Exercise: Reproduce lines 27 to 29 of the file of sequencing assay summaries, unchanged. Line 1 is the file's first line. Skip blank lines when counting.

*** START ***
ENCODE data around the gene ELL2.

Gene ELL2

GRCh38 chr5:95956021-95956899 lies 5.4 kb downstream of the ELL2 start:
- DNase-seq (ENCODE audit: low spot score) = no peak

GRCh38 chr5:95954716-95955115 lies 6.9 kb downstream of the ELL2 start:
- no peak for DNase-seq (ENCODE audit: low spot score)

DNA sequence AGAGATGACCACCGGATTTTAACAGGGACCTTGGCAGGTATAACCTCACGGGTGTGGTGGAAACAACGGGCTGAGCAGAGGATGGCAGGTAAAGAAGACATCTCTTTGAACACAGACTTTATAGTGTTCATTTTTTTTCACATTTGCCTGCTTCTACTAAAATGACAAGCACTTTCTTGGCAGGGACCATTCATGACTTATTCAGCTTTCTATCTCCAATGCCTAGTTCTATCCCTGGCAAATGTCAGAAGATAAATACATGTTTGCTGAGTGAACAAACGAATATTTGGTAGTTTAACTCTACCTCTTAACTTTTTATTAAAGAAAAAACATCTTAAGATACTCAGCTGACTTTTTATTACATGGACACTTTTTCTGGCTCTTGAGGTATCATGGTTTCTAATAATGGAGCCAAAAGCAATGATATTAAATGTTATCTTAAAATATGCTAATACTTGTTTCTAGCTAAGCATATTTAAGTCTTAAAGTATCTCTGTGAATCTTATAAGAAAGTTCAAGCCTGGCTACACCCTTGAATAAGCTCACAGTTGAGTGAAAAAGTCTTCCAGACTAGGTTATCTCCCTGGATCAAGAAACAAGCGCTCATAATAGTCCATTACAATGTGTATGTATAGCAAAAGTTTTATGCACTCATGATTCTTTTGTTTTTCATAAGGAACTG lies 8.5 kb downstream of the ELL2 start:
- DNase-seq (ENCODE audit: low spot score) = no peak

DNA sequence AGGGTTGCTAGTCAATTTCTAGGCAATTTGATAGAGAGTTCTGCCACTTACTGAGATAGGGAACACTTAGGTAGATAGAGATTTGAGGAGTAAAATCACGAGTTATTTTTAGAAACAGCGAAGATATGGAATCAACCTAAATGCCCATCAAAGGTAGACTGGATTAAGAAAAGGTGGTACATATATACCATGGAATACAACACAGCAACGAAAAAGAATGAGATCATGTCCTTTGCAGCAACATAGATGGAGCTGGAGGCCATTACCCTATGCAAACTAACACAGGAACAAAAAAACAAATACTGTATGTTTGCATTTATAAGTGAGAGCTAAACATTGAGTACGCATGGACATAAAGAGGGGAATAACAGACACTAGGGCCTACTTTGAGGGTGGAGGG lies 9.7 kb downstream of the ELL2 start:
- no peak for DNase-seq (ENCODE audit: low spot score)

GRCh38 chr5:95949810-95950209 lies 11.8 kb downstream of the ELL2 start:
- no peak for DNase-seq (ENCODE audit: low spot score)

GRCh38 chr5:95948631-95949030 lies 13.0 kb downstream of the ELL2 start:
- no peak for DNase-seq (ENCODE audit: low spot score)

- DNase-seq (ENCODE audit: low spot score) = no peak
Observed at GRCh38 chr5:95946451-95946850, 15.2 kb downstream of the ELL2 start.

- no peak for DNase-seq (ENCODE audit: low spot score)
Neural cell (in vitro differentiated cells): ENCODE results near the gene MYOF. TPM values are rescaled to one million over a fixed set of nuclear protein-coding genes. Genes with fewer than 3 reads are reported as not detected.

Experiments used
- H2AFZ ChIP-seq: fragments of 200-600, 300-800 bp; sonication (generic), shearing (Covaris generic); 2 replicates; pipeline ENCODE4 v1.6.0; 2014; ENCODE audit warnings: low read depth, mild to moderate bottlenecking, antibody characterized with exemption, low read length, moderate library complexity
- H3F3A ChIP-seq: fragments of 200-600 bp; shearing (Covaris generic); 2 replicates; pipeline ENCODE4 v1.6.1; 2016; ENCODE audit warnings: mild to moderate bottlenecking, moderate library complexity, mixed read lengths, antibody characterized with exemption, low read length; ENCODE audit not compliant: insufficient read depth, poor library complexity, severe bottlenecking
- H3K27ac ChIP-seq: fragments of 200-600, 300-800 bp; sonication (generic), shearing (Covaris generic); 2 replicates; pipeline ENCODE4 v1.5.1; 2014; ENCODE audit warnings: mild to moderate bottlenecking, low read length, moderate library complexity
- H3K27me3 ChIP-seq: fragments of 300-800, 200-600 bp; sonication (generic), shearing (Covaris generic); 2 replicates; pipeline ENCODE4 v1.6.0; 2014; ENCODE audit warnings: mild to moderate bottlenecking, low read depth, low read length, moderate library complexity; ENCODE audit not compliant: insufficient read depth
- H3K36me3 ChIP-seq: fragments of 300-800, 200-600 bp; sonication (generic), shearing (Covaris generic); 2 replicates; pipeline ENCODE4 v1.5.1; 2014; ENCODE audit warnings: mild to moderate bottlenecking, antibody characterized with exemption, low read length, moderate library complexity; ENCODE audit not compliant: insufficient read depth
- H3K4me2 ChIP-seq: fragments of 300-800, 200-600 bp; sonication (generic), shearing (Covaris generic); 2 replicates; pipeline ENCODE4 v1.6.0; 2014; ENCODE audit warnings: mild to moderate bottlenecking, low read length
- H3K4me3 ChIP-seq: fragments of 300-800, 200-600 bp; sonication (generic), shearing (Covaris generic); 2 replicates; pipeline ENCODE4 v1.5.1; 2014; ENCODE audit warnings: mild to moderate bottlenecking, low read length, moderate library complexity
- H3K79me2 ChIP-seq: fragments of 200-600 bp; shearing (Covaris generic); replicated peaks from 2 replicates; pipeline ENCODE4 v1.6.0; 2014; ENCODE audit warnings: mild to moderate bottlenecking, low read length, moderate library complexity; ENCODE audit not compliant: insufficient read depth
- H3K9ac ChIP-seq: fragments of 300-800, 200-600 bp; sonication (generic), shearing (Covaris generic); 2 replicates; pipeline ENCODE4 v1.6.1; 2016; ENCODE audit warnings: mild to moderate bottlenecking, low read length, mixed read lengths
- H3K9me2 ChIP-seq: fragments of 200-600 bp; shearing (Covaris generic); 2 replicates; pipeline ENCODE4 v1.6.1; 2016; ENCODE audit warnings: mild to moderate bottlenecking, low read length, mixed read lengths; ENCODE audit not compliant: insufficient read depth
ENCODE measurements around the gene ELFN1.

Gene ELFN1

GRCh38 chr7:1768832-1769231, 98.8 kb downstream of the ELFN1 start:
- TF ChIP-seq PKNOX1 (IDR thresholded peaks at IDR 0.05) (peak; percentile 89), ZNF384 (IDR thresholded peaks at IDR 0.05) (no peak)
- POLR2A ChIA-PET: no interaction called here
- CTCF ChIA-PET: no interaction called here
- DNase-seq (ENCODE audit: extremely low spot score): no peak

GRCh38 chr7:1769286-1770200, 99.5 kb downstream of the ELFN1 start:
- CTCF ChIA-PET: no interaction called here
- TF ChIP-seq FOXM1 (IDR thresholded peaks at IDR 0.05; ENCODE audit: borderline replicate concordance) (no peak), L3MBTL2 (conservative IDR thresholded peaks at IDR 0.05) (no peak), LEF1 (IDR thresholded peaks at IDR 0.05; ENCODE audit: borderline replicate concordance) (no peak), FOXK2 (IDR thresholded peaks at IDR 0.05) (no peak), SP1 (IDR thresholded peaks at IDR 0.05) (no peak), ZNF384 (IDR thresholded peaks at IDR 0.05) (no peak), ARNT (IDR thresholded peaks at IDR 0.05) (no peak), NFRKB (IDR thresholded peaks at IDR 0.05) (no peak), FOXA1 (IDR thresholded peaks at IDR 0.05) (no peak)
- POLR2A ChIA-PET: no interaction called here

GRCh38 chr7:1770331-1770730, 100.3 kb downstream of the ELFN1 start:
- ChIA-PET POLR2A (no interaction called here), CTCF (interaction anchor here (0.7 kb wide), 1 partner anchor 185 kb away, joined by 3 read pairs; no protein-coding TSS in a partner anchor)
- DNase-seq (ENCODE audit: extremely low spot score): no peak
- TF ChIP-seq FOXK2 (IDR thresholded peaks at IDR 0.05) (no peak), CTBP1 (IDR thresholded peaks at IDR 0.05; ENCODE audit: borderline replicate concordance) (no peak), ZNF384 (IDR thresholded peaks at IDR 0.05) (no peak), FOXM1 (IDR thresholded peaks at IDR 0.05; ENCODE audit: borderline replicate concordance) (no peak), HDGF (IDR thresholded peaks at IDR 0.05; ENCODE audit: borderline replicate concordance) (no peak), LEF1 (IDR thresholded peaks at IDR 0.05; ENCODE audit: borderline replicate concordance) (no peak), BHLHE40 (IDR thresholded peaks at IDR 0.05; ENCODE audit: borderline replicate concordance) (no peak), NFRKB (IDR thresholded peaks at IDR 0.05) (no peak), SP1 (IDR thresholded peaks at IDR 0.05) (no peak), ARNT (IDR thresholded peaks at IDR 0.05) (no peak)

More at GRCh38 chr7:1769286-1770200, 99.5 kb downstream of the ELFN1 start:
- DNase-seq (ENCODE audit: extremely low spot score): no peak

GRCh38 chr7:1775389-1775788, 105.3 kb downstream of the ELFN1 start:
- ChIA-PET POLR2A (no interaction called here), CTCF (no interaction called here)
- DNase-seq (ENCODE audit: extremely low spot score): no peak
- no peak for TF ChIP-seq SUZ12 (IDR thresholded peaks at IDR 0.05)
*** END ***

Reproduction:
- H3K79me2 ChIP-seq: fragments of 200-600 bp; shearing (Covaris generic); replicated peaks from 2 replicates; pipeline ENCODE4 v1.6.0; 2014; ENCODE audit warnings: mild to moderate bottlenecking, low read length, moderate library complexity; ENCODE audit not compliant: insufficient read depth
- H3K9ac ChIP-seq: fragments of 300-800, 200-600 bp; sonication (generic), shearing (Covaris generic); 2 replicates; pipeline ENCODE4 v1.6.1; 2016; ENCODE audit warnings: mild to moderate bottlenecking, low read length, mixed read lengths
- H3K9me2 ChIP-seq: fragments of 200-600 bp; shearing (Covaris generic); 2 replicates; pipeline ENCODE4 v1.6.1; 2016; ENCODE audit warnings: mild to moderate bottlenecking, low read length, mixed read lengths; ENCODE audit not compliant: insufficient read depth